Jay Som

Everybody Works

by Christopher Laird

14 March 2017

Jay Som has made a glorious bummer of an indie rock record.
cover art

Jay Som

Everybody Works

US: 10 Mar 2017
UK: 10 Mar 2017

It’s an irony of life, but when a person is straight up bummed, they just want to simmer in it, drop down and roll around in it. Melina Duterte, the mastermind behind Jay Som, has made a new record that’s essentially an exercise in this melancholic, self-destructive mood. Jay Som’s new record Everybody Works soaks itself in longing and empathy all while stretching the confines of what might be called “bedroom pop”. Jay Som has made a glorious bummer of an indie rock album.

Jay Som’s last LP Turn Into was a little bit of a mess. It worked well that way though. It could be compared to an unusually talented yet charmingly unorganized art major’s portfolio, promising but dog-eared and decidedly clunky in the proverbial corners.  All of the pieces of what Jay Som has become are present, but they were a little less developed. The impressive guitar work, the dour moods, and the rock-solid arrangements all peeked out for a showing, but the picture was a little fuzzy. Everybody Works has swept up the floors and straightened up the shelves. All the good stuff stays, but the lines are cleaner.

The album floats in with “Lipstick Stains”, a song that evokes that feeling of waking up in class after an especially pleasant-yet-cloudy dream. Instrumentally, it’s reminiscent of the opening of “Neighborhood #1 (Tunnels)” from Arcade Fire’s Funeral without the second act. As guitar and piano flutters, Duterte sings, “I like way your lipstick stains the corner of my smile. I pray it lasts a while”, essentially setting the lyrical mood for the rest of the record.  The next song, “The Bus Song”, continues a repeated theme of Duterte’s—being empathetic to a fault but rocking with confidence about it. Later in the album, “Baybee” is similar, but adds a new widget: the airy synth. The song ends up sounding like Mature Themes era Ariel Pink, but without the smirk. Duterte is serious about her sadness. 

Elsewhere, Jay Som trots out moody slow burners (“Remain” and “One More Time, Please”), chugging guitar rock (“1 Billion Dogs”), and straight-up rhythmic workouts (“Take It”). The lyrical motif continues throughout though, no matter the vehicle. “1 Billion Dogs” asks, “Won’t you just give me peace of mind?” while “Everybody Works” states, “I guess I’ll never feel okay.” I could continue on and on with the lines laced with sadness, but we get the point. Most fortunately though, we get to experience all this in tandem with Duterte’s technical prowess. The guitar workouts at the end of “1 Billion Dogs” and “One More Time, Please” are worth the price of admission on their lonesome.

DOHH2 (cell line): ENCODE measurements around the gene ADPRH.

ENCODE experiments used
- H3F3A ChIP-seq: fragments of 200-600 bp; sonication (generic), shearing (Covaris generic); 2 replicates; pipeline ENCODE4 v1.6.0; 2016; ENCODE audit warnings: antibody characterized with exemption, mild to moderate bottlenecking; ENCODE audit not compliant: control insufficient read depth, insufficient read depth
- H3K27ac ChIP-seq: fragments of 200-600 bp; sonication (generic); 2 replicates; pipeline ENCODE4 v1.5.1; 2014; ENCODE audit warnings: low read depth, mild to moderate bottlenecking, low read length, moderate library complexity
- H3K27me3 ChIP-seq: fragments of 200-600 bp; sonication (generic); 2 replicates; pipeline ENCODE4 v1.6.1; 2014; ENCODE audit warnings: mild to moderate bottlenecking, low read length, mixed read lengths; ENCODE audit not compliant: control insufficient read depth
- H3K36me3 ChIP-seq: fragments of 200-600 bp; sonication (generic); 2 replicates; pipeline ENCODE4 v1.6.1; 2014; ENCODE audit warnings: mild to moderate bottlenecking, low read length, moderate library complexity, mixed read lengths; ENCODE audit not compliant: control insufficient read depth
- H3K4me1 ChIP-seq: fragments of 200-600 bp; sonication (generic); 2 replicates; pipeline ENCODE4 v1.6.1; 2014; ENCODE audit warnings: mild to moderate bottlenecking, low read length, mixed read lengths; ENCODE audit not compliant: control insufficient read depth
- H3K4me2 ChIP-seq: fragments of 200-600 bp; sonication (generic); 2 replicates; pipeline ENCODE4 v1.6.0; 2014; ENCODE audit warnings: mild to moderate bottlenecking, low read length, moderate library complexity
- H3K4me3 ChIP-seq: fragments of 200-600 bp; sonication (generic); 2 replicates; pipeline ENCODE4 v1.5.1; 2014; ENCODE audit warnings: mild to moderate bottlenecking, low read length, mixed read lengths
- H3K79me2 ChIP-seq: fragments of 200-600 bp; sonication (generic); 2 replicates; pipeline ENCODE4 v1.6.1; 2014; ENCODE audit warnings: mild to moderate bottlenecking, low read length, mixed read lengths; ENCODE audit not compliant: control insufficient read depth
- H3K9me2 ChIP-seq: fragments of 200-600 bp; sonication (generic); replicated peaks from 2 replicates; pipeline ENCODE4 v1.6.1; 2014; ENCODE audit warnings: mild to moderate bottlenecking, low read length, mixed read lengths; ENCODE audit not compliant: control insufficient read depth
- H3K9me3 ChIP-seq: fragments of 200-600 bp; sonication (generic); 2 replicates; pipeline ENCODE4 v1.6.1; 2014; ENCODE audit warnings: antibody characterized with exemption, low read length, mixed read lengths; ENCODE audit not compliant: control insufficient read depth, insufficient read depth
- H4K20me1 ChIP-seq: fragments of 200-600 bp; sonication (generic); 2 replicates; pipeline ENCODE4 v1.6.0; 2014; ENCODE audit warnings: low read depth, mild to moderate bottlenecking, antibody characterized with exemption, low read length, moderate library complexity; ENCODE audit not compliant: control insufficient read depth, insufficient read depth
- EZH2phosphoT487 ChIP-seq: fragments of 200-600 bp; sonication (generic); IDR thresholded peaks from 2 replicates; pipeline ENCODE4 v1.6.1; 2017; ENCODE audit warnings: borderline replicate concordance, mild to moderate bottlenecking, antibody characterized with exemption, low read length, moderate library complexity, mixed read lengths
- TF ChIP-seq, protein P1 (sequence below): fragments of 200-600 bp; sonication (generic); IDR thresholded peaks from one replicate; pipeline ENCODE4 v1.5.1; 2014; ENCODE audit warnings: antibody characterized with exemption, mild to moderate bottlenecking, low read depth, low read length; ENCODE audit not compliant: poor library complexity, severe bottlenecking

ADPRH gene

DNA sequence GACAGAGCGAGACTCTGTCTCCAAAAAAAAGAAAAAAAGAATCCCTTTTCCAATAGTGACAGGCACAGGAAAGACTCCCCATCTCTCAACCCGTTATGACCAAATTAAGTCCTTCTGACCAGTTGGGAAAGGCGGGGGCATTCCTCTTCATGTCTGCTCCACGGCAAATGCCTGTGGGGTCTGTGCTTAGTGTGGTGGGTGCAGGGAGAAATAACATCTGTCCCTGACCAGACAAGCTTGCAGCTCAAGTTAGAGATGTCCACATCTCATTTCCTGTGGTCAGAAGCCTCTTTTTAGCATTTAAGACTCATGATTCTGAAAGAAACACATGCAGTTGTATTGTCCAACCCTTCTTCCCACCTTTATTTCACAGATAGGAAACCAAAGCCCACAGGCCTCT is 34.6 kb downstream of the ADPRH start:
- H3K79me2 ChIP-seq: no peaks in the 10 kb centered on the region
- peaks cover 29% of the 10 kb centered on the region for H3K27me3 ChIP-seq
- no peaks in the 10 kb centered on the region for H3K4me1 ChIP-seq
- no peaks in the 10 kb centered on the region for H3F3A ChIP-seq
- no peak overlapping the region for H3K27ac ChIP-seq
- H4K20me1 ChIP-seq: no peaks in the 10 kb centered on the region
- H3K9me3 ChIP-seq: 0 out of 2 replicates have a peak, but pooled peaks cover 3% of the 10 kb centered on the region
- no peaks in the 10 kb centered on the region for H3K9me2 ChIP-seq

There seems to be no respite for the melancholy on Everybody Works, but as we know it just takes time and effort. Duterte knows this as well and says as much. She closes the album with what could be seen as a chant for light in the darkness of sorrow. On “For Light”, she repeats, “I’ll be right on time / Open blinds for light / Won’t forget to climb.” Duterte knows that life isn’t always so miserable, it just takes work. Wallowing in your bummer feelings is OK for a while, but you will move on eventually. Everybody does.

Everybody Works


We all know how critical it is to keep independent voices alive and strong on the Internet. Please consider a donation to support our work. We are a wholly independent, women-owned, small company. Your donation will help PopMatters stay viable through these changing, challenging times where costs have risen and advertising has dropped precipitously. PopMatters needs your help to keep publishing. Thank you.

//Mixed media


"No Dollars in Duende": On Making Uncompromising, Spirited Music

// Sound Affects

"On the elusive yet clearly existential sadness that adds layers and textures to music.

READ the article